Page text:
Libya's historic treasures survive the revolution
One day, in the not too distant future, visitors may flock to see the giant white marble statues of the Roman emperors, Claudius and Augustus, that grace Tripoli's National Museum.
Today the galleries that house them, and the ornate mosaics from the vast Roman site of Leptis Magna 120 km (75 miles) east of Tripoli, are completely deserted.
Outside the museum, at the edge of Martyr's Square, a stall sells revolutionary souvenirs - necklaces and wristbands in the black, red and green of the new Libya.
But the arched wooden door to the museum, now festooned with graffiti proclaiming Libya "free", is firmly shut.
"We don't feel it's safe enough yet to re-open," says Mustafa Turjman, head of research at the national department of archaeology, as he shows me around.
"We prefer to be patient rather than to open early and expose our precious things to any risk."
"We are not sure if our borders are safe and professional criminals could take advantage of this instability," he says.
The new authorities are now working with Unesco and Interpol to try to recover a collection of priceless coins, jewellery and small statues which was reported stolen in May from a bank vault in the eastern city.
The "treasure of Benghazi" spans Libya's Roman, Greek and Islamic past.
Libyan archaeologist Hafed Walda of King's College, London, says that a pneumatic drill appears to have been used to reach the artefacts through a concrete ceiling.
He believes it was an inside job.
"It's a huge loss for Libya and the world," he says.
But it appears to have been an isolated case in what Dr Walda calls the "rosy picture" of how almost all of Libya's rich heritage survived the conflict that led to the overthrow of Col Muammar Gaddafi.
With the fate of the museum in Baghdad after the US-led invasion in 2003 very much in mind, officials at the Tripoli museum took special precautions with its most precious items.
Coins, jewellery and small busts were hidden away behind concealed walls and in other secret places.
The larger statues could not be moved, yet they still escaped unscathed.
"We actually expected more damage but even during eight months of war, our archaeological sites were untouched," says Salah al-Hassi, chairman of Libya's antiquities department.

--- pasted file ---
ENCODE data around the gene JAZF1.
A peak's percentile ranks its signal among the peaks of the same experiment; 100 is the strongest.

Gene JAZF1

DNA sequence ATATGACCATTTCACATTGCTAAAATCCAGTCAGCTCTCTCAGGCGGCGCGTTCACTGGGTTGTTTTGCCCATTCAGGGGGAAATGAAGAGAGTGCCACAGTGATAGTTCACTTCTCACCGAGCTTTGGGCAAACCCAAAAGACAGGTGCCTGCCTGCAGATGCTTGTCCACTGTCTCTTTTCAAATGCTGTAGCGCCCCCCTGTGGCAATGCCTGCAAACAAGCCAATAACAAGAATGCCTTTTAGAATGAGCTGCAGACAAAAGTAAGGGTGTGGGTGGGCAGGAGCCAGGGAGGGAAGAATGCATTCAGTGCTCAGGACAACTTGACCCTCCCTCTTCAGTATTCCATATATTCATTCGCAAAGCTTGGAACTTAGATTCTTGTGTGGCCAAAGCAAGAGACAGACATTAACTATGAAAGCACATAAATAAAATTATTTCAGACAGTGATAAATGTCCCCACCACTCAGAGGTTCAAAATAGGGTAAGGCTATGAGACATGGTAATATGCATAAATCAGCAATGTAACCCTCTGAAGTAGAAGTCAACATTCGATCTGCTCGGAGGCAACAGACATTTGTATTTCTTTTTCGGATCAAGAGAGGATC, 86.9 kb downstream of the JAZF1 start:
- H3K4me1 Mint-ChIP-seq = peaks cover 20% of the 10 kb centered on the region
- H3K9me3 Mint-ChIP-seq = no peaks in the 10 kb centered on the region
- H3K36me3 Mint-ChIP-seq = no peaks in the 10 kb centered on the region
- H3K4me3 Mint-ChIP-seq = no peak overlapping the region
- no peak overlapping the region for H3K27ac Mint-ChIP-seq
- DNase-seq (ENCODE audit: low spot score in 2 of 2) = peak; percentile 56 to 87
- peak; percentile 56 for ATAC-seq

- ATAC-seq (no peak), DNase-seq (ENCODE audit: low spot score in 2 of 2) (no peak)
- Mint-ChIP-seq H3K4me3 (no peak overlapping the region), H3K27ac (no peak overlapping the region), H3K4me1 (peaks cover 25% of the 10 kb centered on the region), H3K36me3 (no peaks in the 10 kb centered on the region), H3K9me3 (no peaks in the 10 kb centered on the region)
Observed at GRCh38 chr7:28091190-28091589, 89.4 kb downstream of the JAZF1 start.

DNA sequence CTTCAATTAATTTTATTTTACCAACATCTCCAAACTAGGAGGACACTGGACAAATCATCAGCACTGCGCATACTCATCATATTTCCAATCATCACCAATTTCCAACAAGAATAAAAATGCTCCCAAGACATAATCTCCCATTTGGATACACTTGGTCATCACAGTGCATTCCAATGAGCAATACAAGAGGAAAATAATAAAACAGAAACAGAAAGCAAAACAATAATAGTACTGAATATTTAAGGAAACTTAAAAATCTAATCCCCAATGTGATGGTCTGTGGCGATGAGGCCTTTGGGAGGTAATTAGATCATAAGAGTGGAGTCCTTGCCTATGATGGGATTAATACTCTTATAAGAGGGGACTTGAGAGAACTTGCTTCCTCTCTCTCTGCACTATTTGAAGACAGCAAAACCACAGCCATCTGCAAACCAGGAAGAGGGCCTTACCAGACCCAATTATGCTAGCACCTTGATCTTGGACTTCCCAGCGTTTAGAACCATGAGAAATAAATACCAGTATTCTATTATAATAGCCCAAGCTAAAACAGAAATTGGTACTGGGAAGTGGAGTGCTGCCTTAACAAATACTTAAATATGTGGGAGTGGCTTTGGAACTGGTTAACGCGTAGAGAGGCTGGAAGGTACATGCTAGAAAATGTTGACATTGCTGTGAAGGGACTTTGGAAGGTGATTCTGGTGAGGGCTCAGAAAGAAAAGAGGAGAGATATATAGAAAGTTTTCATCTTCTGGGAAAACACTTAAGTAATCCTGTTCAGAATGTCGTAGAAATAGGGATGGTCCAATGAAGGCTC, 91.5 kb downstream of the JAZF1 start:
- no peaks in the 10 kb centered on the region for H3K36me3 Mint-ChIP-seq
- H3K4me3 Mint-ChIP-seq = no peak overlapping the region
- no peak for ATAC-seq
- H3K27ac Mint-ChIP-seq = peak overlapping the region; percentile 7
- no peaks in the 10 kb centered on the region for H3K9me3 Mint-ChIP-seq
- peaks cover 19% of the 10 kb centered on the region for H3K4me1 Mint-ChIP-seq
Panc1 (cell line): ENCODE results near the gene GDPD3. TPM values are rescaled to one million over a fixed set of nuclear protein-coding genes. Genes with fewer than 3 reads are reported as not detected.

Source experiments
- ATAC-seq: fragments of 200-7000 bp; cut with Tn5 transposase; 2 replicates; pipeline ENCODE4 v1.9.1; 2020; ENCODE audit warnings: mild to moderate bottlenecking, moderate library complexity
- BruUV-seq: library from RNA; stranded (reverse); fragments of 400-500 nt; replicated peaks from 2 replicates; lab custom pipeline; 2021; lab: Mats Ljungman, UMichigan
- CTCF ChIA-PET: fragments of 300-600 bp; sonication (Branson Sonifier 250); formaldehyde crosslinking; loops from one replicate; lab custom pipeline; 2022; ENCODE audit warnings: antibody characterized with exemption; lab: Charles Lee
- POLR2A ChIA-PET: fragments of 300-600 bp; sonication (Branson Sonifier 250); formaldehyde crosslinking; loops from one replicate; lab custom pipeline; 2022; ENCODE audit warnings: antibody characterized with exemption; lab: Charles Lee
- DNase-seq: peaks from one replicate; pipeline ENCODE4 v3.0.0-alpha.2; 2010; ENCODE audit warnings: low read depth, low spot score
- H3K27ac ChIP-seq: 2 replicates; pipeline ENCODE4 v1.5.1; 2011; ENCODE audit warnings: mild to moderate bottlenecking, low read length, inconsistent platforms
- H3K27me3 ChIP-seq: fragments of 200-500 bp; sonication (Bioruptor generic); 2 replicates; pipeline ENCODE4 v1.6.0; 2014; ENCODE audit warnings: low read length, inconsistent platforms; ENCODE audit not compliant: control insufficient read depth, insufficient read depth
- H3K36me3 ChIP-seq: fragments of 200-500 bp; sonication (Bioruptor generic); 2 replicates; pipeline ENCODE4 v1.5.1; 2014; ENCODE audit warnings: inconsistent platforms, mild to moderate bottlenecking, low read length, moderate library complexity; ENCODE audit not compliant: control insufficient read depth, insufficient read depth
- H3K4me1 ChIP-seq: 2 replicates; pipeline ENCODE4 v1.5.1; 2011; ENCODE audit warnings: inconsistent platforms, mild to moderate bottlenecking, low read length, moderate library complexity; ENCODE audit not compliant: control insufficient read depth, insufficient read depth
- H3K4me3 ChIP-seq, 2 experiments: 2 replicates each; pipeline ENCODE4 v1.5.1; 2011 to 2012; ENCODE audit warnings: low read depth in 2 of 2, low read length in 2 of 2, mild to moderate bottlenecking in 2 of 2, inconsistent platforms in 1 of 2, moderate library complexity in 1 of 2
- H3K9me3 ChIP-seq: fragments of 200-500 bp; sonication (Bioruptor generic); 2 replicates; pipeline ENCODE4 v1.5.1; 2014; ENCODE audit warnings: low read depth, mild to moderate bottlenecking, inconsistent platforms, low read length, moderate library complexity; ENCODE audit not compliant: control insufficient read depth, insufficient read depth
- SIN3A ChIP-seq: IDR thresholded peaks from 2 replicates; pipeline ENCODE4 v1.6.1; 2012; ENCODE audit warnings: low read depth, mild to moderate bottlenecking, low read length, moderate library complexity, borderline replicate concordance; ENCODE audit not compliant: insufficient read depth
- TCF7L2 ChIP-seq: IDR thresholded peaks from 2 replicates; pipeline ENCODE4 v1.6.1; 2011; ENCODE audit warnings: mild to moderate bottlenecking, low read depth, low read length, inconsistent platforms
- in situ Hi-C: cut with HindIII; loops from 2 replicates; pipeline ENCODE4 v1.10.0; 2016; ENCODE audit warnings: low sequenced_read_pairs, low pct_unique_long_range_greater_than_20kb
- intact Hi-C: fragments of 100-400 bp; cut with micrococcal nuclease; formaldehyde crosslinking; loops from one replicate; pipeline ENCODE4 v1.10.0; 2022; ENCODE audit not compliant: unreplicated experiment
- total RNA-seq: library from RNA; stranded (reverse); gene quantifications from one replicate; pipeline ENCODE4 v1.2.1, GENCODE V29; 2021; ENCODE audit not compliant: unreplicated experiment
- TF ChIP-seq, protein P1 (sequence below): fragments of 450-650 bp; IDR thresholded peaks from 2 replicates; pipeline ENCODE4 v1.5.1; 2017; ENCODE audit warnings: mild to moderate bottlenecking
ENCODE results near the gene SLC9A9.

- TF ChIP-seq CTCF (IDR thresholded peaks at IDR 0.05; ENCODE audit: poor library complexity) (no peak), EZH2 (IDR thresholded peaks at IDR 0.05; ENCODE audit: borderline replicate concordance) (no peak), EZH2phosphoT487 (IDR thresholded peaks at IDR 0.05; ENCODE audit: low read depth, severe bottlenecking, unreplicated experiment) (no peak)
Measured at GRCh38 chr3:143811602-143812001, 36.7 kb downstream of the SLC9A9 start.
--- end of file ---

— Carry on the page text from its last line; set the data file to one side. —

"People - young and old - even volunteered to protect them."
The only damage inside the museum itself was the result of revolutionary vandalism.
The windows of the turquoise Volkswagen Beetle which a young Muammar Gaddafi used to drive in the 1960s have been smashed.
The headlights of the military jeep he used in 1969 to drive from a military camp in Benghazi to proclaim his revolution have also been damaged.
Small shards of glass still lie on the floor.
The former regime forced museum staff to give the cars pride of place in the main hall.
"We didn't want to," says museum director Fathiya al-Hawassi.
"But when someone from the Revolutionary Committee rang me up, it was too dangerous to say no."
On the steps of the museum's administration block, housed in the offices of the last Italian governor of Tripoli, jagged glass juts from a giant gilded frame - empty now of its picture of the man who ruled Libya for 42 years.
Col Gaddafi had a whole gallery devoted to his professed achievements.
However, the verses of his much-ridiculed Green Book no longer hang from the walls, and on the ground floor black paint defaces the declaration of his 1969 revolution.
The man whom he toppled, King Idris - Libya's monarch between 1951 and 1969, merited no mention in the country's national museum.
Now, it is all traces of the once ubiquitous Muammar Gaddafi which are being expunged, as a new chapter is written in Libyan history.
Can the history of Col Gaddafi's rule be told when the museum opens its doors again?
Mustafa Turjman shakes his head.
"It's too soon," he says. "The wounds are still bleeding and we don't want to re-open them."